FOREIGN RELATIONS

by David Brewin

Aid resumed following action on Escrow scandal
TA 110 explained the ‘Escrow scandal’ which had shocked the whole country. The reaction of many major foreign aid donors, represented by the Budget Support Development Partners, was to suspend their aid programmes.

Then they changed their stance. Reacting to the actions of President Kikwete in dismissing or accepting the resignations of the Attorney General and other senior ministers and officials involved in the scandal, on 11 March Finance Minister Saada Mkuya was able to announce that the BSDP were now satisfied with the government’s handling of the scandal. Finnish Ambassador Sinikka Antila, Chairman of the Development Partners, said: “We are fully impressed with how the government has been handling the saga”.

One agency immediately disbursed $44 million of its aid. The African Development Bank, the World Bank and other donors also agreed to continue their disbursements at a later date.

Tanzania – Kenya relations deteriorate
For several months relations between Tanzania and Kenya have not been as warm as they used to be. Kenya took a first hostile step by introducing a ban on Tanzanian tourist vehicles from accessing Kenyan airports and tourist sites.

Tanzania retaliated by cutting Kenya Airways lucrative flights from Kenya to Tanzania from 42 per week to just 14. This must have been a shock to Kenya, as its airline already faces other serious problems.
Tanzania has been concerned about Kenya’s hard line stance on issues surrounding the Bilateral Air Services Agreement. Discussions have been under way for eight years without result and Kenya refuses to let the Dar-based airline Fastjet from using Nairobi airport. Its cheap fares policy has proved very popular in Tanzania.

Japan advises Tanzania to reduce red tape
The chief representative of the Japan International Cooperation Agency (JICA), Onishi Yasunori, has said that in order to attract an increased number of Japanese investors, Tanzania must reduce the number of institutions dealing with business registration. Apparently it requires three institutions in Burundi, eight in Rwanda, ten in Kenya and fifteen in Uganda, whereas Tanzania has far more. He added that Tanzania must also deal with the issue of corruption among employees of the institutions handling business registration.

The “East African” banned
At the end of January the East African newspaper, which has its HQ in Kenya, was banned from circulation in Tanzania, 20 years after it was launched. The reason given was that the paper had been circulating in the country without being properly registered, contrary to Section 6 of the Newspaper Act No.3 of 1976.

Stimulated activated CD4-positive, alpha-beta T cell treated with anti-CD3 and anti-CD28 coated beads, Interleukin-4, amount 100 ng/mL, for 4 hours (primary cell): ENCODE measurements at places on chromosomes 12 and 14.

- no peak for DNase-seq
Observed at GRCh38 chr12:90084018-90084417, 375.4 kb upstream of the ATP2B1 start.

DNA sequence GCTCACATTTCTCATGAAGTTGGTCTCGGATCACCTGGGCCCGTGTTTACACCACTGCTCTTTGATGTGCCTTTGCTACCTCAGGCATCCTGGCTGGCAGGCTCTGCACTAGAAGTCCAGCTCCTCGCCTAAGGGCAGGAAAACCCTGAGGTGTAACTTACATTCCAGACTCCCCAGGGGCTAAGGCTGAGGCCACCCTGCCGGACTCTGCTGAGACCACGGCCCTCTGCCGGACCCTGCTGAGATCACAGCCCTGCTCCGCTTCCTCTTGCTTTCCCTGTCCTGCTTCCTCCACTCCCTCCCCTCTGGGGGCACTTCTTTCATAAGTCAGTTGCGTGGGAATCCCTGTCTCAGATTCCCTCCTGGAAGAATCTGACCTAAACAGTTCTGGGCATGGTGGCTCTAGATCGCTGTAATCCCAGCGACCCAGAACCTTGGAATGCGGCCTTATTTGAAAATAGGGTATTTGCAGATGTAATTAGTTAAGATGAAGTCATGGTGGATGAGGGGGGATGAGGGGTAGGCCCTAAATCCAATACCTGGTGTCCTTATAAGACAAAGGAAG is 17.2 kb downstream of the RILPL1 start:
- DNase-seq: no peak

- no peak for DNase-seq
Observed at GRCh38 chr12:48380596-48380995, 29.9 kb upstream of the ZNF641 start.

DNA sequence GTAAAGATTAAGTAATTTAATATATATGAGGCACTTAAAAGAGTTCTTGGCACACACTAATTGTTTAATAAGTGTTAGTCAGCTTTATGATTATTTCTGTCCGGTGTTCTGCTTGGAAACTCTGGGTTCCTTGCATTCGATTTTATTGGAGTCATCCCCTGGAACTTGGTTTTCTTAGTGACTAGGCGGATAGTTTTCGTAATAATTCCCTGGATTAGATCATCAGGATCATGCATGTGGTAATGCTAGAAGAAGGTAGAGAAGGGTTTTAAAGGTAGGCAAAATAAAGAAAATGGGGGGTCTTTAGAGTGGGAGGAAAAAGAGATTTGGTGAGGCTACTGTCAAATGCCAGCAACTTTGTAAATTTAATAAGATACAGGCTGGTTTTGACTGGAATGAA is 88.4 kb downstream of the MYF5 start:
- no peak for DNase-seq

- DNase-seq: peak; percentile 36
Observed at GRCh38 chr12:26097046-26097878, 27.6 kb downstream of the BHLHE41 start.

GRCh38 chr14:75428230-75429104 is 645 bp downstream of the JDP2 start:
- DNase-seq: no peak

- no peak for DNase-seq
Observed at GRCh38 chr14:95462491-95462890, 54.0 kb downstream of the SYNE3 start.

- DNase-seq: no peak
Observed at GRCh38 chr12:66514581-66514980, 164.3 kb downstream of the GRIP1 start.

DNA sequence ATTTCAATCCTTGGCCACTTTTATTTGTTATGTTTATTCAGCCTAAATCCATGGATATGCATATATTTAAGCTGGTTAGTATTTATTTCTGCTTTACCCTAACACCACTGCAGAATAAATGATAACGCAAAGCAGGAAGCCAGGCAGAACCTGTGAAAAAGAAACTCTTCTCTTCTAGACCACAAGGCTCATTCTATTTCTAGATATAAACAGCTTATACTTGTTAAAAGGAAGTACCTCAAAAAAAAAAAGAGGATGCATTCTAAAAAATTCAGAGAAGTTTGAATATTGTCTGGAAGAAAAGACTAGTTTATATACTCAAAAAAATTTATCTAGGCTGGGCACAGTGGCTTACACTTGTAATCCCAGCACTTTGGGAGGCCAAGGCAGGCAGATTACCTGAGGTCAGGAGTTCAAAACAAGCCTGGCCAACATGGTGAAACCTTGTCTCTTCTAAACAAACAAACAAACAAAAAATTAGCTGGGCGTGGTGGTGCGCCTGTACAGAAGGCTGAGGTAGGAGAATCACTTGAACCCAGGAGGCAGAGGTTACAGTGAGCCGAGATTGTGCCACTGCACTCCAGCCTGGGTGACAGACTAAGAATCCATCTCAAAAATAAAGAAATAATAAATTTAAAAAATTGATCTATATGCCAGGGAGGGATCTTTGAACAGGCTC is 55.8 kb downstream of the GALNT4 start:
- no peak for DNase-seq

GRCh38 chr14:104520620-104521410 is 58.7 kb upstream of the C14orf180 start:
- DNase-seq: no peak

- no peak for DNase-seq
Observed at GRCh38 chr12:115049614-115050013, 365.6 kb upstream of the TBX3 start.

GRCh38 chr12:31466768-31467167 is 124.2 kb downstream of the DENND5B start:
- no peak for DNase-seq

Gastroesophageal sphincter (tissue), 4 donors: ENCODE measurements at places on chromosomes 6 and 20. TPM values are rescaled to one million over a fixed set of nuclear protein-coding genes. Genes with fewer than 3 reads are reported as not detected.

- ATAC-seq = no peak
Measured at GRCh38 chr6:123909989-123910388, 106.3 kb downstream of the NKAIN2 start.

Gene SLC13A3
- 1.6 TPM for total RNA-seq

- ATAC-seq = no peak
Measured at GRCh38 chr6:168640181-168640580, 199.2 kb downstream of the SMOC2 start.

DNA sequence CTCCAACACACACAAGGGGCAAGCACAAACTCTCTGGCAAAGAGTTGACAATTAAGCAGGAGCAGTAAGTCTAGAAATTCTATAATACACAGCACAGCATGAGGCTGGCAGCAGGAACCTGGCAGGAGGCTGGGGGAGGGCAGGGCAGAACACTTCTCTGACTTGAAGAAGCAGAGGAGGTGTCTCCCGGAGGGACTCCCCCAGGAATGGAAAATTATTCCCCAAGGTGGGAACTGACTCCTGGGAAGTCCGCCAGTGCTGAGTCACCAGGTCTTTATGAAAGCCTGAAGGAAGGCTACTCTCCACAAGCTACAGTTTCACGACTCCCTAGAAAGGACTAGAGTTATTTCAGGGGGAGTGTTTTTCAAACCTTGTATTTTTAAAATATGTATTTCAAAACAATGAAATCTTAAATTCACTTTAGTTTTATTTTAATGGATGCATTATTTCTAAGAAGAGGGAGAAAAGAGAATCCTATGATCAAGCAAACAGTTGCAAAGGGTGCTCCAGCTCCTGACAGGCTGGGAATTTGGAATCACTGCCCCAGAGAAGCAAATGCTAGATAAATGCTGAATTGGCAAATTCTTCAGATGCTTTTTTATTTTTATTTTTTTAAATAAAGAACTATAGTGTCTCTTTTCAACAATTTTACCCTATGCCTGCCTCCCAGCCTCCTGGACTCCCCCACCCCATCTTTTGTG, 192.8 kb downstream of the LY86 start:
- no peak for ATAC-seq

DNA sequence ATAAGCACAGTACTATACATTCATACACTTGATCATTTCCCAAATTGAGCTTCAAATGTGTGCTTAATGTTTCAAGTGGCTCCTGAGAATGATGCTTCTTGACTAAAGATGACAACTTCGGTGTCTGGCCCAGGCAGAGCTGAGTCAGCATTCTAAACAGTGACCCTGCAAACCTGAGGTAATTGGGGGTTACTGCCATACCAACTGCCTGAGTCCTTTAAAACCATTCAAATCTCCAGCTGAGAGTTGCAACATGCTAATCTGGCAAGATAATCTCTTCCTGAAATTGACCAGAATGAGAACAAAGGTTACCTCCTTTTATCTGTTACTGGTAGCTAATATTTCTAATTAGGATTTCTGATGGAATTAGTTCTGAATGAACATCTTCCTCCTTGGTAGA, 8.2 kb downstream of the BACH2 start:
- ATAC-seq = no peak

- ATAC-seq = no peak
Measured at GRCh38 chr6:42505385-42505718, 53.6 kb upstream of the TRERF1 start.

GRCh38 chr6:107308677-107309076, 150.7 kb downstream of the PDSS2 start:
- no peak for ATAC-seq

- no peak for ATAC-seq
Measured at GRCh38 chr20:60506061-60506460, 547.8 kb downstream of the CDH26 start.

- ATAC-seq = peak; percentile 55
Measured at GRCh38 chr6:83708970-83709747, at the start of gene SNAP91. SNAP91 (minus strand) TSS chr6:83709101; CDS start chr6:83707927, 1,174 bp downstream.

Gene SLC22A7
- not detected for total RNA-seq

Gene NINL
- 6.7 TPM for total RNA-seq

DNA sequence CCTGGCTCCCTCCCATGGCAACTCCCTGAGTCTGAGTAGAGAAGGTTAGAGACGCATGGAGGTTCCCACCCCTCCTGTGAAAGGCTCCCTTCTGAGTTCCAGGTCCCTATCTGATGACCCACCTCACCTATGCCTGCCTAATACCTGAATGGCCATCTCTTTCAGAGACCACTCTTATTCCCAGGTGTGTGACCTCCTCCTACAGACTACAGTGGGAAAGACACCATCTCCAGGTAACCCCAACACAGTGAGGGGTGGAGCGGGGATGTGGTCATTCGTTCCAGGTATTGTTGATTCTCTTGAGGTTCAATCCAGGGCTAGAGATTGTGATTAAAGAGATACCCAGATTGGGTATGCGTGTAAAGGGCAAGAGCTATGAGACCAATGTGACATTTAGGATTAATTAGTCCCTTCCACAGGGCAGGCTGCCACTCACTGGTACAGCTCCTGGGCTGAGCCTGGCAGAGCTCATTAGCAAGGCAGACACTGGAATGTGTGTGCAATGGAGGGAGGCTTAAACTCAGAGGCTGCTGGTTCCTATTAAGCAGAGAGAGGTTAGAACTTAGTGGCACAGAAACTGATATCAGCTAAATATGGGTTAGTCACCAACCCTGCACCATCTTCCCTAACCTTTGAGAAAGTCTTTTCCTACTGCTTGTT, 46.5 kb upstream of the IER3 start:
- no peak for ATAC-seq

Government spokesman Assah Mwambene was quoted in the media as accusing the paper of having a negative agenda towards Tanzania. He singled out a cartoon which he said demonstrated bad taste and disrespect to the person and office of the President. It is understood that the East African will not be allowed to circulate in Tanzania until the legal issues are settled.

Needless to say, this action resulted in widespread protests from various parts of the media and others, as it appeared to be against freedom of the press. The East African Law Society was among many to express dismay over the action.

Financial irregularities at the EAC
The East African Legislative Assembly has demanded immediate action by East African ministers on an audit report that has referred to financial irregularities at the Community Secretariat. The Speaker of the Assembly said that the East African Community Council of Ministers must punish those found guilty before its next sitting.

The East African Secretariat pointed out that the audit report did not portray misuse or loss of any funds, nor did it mention governance weaknesses or executive negligence. It simply tabled findings that certain areas needed to be strengthened.

South Sudan and Somalia
As the new Chairman of the EAC, President Kikwete announced on 20 February in Bujumbura, that South Sudan and Somalia will not be allowed to join the East African Community unless they return to stability and adopt democracy. He said that good governance, human rights and the rule of law were critical elements of the EAC.

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